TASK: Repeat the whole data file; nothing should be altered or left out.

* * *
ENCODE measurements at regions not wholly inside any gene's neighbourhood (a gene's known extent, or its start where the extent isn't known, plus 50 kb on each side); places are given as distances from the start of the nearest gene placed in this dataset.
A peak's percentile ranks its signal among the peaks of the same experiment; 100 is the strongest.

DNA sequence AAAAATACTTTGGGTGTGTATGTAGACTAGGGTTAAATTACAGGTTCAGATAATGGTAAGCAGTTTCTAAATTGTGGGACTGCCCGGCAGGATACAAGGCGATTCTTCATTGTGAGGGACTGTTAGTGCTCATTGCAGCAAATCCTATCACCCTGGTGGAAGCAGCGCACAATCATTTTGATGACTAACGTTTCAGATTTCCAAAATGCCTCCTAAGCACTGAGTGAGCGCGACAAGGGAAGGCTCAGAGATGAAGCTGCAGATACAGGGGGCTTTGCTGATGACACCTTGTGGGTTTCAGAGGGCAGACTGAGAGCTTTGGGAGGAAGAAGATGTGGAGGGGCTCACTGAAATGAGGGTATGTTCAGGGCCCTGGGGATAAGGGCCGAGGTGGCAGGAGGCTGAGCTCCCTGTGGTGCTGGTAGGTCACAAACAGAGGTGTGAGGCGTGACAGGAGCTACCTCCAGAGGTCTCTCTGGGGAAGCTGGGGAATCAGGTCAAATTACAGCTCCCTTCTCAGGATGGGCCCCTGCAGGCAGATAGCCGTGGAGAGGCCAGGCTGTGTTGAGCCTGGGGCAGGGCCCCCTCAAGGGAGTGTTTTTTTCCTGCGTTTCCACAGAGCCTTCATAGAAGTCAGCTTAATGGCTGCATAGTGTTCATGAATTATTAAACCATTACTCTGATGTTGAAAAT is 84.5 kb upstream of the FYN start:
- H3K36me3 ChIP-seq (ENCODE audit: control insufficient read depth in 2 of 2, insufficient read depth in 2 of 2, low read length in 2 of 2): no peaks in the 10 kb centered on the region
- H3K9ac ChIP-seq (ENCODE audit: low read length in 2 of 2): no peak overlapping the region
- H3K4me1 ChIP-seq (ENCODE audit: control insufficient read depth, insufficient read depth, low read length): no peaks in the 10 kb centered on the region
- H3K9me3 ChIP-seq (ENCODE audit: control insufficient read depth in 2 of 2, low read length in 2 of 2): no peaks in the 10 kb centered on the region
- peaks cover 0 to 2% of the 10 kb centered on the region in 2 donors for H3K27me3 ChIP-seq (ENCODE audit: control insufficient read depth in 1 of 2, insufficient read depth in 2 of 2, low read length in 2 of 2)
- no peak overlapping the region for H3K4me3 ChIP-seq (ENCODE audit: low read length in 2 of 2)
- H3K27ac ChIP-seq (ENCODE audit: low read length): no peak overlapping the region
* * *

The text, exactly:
ENCODE measurements at regions not wholly inside any gene's neighbourhood (a gene's known extent, or its start where the extent isn't known, plus 50 kb on each side); places are given as distances from the start of the nearest gene placed in this dataset.
A peak's percentile ranks its signal among the peaks of the same experiment; 100 is the strongest.

DNA sequence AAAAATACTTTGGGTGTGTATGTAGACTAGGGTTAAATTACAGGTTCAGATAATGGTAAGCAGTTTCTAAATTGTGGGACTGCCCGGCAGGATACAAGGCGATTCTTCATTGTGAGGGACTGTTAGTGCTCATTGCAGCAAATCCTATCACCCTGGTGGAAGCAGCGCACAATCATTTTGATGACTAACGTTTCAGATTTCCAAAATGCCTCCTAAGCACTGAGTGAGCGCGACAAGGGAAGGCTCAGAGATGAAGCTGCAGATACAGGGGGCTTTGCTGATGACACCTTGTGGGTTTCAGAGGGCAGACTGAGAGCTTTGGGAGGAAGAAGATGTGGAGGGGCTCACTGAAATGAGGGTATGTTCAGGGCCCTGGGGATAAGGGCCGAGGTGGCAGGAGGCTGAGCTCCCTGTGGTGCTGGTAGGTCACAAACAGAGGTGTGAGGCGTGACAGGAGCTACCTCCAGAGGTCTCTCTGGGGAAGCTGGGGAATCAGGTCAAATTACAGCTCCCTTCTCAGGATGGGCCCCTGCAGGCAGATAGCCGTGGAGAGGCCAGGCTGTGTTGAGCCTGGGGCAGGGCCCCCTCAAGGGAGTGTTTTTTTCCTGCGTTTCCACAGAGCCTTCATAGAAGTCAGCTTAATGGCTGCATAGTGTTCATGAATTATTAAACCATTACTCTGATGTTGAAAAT is 84.5 kb upstream of the FYN start:
- H3K36me3 ChIP-seq (ENCODE audit: control insufficient read depth in 2 of 2, insufficient read depth in 2 of 2, low read length in 2 of 2): no peaks in the 10 kb centered on the region
- H3K9ac ChIP-seq (ENCODE audit: low read length in 2 of 2): no peak overlapping the region
- H3K4me1 ChIP-seq (ENCODE audit: control insufficient read depth, insufficient read depth, low read length): no peaks in the 10 kb centered on the region
- H3K9me3 ChIP-seq (ENCODE audit: control insufficient read depth in 2 of 2, low read length in 2 of 2): no peaks in the 10 kb centered on the region
- peaks cover 0 to 2% of the 10 kb centered on the region in 2 donors for H3K27me3 ChIP-seq (ENCODE audit: control insufficient read depth in 1 of 2, insufficient read depth in 2 of 2, low read length in 2 of 2)
- no peak overlapping the region for H3K4me3 ChIP-seq (ENCODE audit: low read length in 2 of 2)
- H3K27ac ChIP-seq (ENCODE audit: low read length): no peak overlapping the region